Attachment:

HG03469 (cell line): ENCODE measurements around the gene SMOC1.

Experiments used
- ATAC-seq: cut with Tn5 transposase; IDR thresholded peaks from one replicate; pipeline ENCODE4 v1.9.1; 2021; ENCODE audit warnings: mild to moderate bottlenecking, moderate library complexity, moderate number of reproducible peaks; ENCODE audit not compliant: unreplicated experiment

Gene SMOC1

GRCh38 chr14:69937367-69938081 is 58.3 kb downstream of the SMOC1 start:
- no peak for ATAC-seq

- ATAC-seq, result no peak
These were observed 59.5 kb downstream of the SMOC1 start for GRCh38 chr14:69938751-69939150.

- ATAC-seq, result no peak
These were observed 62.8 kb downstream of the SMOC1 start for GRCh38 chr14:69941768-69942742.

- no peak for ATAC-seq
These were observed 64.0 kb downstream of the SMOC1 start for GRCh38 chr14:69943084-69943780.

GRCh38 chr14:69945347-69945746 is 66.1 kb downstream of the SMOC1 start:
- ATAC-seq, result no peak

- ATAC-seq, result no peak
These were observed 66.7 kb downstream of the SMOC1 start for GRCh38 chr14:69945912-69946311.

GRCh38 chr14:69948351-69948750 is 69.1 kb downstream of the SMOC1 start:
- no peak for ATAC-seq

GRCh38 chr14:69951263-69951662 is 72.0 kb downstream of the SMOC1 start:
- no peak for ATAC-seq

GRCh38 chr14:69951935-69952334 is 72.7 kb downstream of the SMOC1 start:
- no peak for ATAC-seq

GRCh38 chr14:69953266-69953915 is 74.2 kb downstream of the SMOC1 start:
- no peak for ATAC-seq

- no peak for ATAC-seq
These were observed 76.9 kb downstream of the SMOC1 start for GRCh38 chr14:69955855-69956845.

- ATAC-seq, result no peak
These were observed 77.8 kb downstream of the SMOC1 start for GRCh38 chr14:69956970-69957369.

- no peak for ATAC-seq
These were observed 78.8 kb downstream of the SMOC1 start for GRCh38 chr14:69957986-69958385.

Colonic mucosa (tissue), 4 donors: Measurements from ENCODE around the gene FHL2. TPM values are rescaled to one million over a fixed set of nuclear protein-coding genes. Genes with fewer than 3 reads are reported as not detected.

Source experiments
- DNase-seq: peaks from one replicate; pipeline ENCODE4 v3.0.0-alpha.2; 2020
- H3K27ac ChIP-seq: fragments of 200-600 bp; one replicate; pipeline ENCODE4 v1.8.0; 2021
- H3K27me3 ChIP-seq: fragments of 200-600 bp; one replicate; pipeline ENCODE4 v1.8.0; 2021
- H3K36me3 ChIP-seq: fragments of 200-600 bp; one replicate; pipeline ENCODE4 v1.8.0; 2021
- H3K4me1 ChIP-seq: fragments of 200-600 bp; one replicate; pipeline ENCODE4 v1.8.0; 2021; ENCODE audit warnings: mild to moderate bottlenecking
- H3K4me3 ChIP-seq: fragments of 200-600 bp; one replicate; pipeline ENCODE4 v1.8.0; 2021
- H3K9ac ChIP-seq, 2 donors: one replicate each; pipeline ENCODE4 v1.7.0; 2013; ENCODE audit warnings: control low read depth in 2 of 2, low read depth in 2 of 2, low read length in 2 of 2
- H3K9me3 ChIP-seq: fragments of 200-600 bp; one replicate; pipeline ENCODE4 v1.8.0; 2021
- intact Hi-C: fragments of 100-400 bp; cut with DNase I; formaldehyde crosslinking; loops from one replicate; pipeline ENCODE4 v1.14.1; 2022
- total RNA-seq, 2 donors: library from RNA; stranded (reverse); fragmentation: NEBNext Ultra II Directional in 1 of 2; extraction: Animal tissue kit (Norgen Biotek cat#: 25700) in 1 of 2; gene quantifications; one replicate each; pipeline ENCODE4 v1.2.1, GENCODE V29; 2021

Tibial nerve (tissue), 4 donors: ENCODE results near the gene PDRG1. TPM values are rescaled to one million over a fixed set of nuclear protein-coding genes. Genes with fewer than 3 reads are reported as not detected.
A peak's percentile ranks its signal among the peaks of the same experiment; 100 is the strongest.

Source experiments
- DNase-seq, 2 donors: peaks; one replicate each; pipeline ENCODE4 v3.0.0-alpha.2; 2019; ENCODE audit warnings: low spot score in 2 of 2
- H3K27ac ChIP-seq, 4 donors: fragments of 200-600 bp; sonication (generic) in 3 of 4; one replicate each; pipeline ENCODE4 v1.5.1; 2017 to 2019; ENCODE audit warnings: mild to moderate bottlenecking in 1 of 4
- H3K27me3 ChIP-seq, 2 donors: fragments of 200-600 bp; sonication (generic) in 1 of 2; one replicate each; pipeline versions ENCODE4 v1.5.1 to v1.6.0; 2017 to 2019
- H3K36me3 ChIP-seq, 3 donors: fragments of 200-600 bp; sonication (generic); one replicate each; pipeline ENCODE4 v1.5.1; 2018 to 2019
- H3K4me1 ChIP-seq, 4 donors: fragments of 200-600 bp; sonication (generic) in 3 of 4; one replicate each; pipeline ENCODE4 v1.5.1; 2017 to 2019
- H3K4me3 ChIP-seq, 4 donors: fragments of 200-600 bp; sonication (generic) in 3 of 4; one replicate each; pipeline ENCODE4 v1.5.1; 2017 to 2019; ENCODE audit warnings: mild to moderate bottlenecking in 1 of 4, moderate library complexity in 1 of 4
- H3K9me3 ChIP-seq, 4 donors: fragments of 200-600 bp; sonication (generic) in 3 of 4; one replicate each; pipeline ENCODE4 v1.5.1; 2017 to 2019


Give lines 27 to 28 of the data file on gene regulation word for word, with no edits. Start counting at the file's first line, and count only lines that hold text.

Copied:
- ATAC-seq, result no peak
These were observed 77.8 kb downstream of the SMOC1 start for GRCh38 chr14:69956970-69957369.